DPJ must ensure it can pay for its tax policy
The imminent birth of a government led by the Democratic Party of Japan will mark the start of great changes to the nation's taxation system--changes that will directly impact our daily lives.
In its manifesto for the Aug. 30 House of Representatives election, the DPJ said it would abolish income tax deductions for spouses and dependents, and drastically review special tax exemption measures currently in place, including some corporate tax breaks.
This amounts to a de facto tax increase by the DPJ, which is trying to secure a revenue stream to finance the party's much publicized child-allowance scheme.
Simply reading the party's manifesto does not give us a clear picture of how the burden of individual households and corporations will change.
The DPJ must immediately set about deciding which parts of the current tax system should be revised, so it can provide the public with concrete details of its new tax system.
All give and no take
The DPJ will need to rake in annual revenue of 5.3 trillion yen to enable it to distribute the 26,000 yen a month per child it promised to give households with children of middle school age or younger. For the first year, the DPJ will pay out only half the allowance. The party also has stated it will not abolish the tax deductions currently in place until fiscal 2011.
In pressing ahead with its plan to introduce the child rearing allowances before abolishing some tax deductions, the party presumably has an eye on meeting its campaign promises to make sure it can claim an achievement in the run-up to next year's House of Councillors election.
However, if the party avoids asking the public to accept an increased tax burden, painful to voters, and in doing so postpones the introduction of measures that are needed to secure revenue sources it will not be able to be judged as having met its election pledges.
The abolition of deductions should be discussed when drawing up tax revisions for next fiscal year, which come at the year's end, to ensure they are ready to be introduced.
The across-the-board child-rearing allowances has come in for some criticism, with some saying the system should be income-tested. If necessary, the party should not hesitate to change the amount, the period for which it is handed out and the method by which the allowances are distributed.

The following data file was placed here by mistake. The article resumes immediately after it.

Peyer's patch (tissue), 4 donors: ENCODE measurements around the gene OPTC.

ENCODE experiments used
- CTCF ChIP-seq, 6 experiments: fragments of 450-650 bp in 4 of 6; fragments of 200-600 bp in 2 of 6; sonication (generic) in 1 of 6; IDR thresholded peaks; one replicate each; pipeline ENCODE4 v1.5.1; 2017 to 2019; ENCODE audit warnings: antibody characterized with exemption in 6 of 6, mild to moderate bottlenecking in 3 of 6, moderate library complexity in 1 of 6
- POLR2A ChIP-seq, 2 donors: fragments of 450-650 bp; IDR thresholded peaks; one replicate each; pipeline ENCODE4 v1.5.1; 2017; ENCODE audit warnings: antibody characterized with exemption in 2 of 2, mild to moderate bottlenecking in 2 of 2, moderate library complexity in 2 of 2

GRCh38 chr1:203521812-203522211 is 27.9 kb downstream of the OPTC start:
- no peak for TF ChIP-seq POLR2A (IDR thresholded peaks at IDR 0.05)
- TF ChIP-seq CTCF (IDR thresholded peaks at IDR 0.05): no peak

There are about 300 items covered by the special tax exemption measures, and that is regarding national taxes alone. The total value of the tax breaks comes to 7.3 trillion yen.
The tax breaks were effectively introduced as temporary measures, taken to achieve such things as the promotion of certain industries, but quite a few measures were then extended despite their original purposes being fulfilled.
Indeed, it is important to review such measures to ascertain their purposes and necessity. However, the termination of even opaque measures does not guarantee that new revenue sources will immediately be created.
A good sum of income from taxes could be generated if special measures that involve the granting of large tax cuts are terminated. However, suspension of such a large tax break also will have a sizable negative impact.
Some measures were introduced to aid the socially vulnerable, such as making interest on the savings of disabled people exempt from tax, and to spur economic growth, such as tax breaks for investment in facilities by mid- and small-sized companies.
It may be necessary for the new administration to make some of the special tax measures permanent if it determines they should be maintained. The DPJ should not forcibly cancel any tax break solely on the basis of prioritizing the securing of revenues over all other considerations.
New procedure for tax changes
The DPJ also plans to change the mechanism by which tax system revisions are made. Until now, the government's Tax Commission and the ruling Liberal Democratic Party's Research Commission on Tax System concurrently have been steering tax-related policies. The DPJ is to integrate the works under a new governmental tax panel to be created within the government. The new tax commission most likely will comprise only Diet members.
Since tax revisions will affect the interests of a wide array of people and companies, the DPJ must listen extensively to concerns and demands of as many of the concerned parties as possible.
If the new government already only has a few months left to study and decide on its tax system revisions for next fiscal year. As soon as prime minister-in-waiting Yukio Hatoyama launches his new cabinet, he must pull it into shape and ensure it gets straight to work on the matter.
(From The Yomiuri Shimbun, Sept. 7, 2009)